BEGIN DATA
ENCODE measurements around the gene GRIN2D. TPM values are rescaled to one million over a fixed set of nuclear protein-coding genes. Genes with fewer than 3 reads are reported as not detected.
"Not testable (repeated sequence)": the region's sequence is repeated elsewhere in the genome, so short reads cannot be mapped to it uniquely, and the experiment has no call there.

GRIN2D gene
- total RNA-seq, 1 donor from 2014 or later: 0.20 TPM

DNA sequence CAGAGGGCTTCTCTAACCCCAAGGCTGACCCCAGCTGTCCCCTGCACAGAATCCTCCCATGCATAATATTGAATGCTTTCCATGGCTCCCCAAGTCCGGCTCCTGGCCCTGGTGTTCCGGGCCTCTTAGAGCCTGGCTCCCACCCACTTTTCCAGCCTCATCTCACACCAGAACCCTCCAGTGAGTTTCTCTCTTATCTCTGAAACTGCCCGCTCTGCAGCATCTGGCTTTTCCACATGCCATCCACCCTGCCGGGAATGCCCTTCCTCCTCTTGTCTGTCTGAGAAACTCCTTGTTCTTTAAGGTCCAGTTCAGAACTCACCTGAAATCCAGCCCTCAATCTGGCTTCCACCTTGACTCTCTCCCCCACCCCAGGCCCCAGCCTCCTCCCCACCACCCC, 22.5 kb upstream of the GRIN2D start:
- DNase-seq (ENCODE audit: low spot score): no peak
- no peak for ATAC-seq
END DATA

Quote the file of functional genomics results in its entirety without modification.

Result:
ENCODE measurements around the gene GRIN2D. TPM values are rescaled to one million over a fixed set of nuclear protein-coding genes. Genes with fewer than 3 reads are reported as not detected.
"Not testable (repeated sequence)": the region's sequence is repeated elsewhere in the genome, so short reads cannot be mapped to it uniquely, and the experiment has no call there.

GRIN2D gene
- total RNA-seq, 1 donor from 2014 or later: 0.20 TPM

DNA sequence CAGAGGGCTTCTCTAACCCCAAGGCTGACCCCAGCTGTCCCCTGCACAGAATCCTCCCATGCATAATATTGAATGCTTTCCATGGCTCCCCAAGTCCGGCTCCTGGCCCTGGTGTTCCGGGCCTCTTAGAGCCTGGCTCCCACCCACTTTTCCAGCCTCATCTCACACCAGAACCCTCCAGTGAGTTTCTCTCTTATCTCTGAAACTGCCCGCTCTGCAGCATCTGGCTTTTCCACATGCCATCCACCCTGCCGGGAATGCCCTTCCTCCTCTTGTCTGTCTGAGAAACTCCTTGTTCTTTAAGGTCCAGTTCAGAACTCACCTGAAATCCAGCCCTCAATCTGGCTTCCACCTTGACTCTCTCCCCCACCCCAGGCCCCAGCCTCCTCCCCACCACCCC, 22.5 kb upstream of the GRIN2D start:
- DNase-seq (ENCODE audit: low spot score): no peak
- no peak for ATAC-seq